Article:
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Nondual Inquiry Practice

nondual inquiry

Nondual Guided Meditation with Michael Taft

The conscious thinking mind is excellent and solving certain types of problems, or understanding things in certain contexts. How can I fix my sink? What is the solution to this equation? These are the sorts of questions the conscious thinking mind is well-suited to solve. There is another class of problems or questions, however, for which the linear, rational mind is profoundly inadequate. It’s not that it solves them poorly or slowly, it’s that it can never solve them or understand them in any way. Total fail.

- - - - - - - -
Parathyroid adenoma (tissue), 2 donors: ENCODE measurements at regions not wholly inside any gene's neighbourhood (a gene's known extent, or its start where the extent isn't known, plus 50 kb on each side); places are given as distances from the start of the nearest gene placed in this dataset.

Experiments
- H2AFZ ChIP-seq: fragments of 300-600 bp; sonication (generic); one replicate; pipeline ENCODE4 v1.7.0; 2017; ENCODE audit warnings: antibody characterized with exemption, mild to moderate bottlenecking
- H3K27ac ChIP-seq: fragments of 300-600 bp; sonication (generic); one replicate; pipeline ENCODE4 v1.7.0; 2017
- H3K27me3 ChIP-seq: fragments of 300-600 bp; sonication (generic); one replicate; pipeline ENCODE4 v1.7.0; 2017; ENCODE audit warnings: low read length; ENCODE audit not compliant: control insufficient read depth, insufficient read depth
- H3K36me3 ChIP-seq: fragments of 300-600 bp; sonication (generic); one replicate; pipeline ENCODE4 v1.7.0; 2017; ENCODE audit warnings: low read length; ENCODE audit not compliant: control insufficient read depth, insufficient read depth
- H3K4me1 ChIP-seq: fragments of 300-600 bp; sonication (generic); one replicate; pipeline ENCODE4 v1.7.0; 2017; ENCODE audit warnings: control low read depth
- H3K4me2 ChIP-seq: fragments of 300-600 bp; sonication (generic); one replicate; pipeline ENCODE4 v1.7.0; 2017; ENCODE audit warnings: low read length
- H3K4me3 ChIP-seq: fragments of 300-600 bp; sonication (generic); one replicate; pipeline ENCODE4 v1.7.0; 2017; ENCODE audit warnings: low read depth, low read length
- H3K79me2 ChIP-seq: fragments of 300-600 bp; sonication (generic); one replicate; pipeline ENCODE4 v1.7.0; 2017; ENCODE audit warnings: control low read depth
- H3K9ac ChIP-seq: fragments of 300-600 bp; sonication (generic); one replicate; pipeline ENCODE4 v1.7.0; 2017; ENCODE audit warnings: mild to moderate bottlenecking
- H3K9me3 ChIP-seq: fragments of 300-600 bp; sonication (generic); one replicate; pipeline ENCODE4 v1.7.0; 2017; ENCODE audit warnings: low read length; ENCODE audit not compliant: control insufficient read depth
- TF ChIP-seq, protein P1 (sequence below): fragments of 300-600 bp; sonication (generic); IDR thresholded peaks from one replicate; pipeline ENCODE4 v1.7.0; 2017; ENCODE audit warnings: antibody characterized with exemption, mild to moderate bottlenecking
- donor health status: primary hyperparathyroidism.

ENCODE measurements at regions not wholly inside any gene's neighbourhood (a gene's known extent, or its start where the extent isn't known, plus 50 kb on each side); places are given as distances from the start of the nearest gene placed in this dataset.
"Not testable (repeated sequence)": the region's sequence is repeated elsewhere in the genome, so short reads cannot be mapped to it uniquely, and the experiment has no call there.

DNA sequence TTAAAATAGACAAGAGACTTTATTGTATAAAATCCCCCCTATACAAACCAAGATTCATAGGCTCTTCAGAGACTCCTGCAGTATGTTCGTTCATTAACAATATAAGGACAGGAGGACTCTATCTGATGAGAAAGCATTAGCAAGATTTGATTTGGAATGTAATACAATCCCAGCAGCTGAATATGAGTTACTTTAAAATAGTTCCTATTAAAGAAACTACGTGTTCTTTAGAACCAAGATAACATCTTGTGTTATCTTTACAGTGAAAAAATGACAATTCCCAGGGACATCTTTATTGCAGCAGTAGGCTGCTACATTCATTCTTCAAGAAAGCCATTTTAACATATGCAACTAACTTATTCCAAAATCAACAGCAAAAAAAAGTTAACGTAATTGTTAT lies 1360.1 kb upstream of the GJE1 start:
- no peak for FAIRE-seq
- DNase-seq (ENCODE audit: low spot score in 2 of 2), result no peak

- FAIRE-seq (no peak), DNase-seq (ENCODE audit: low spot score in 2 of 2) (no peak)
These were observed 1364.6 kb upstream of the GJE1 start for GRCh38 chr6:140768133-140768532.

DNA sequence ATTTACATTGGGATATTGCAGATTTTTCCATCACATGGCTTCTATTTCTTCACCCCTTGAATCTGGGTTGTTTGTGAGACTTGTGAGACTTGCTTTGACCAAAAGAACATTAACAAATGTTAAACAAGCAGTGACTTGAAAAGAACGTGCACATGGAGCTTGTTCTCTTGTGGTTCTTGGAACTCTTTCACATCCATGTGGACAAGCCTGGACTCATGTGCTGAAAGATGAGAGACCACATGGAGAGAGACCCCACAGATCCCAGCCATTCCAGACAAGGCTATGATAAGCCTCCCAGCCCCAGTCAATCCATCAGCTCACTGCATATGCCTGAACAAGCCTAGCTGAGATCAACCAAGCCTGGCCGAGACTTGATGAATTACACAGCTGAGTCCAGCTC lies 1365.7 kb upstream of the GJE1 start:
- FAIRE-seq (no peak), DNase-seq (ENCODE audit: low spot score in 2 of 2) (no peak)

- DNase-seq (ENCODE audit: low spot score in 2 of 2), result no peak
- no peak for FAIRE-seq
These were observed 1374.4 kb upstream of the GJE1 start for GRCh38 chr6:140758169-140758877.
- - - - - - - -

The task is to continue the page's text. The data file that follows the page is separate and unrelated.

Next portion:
Fortunately, we have another resource available as human beings, what we might call the “wisdom mind.” The wisdom mind is nonlinear, transrational, and profoundly mysterious to the everyday mind. It is here that we go to understand or answer a completely different sort of question: What is the meaning of my life? Who am I really? What is beauty? The wisdom mind is excellent at engaging with these sorts of open-ended, hard-to-define questions.

In inquiry practice we drop a question into the well of the wisdom mind, and listen for the echoes that return. We are not using the thinking mind, the verbal rational intelligence. We drop out of that entirely. This is more like waiting for the answer in a dream, or in the spontaneous colorful drawing of a child.

In this video, Michael leads a guided meditation for one hour. As usual we do shamatha with and without an object. Then, Michael asks inquiry questions intended to bring about important insights.

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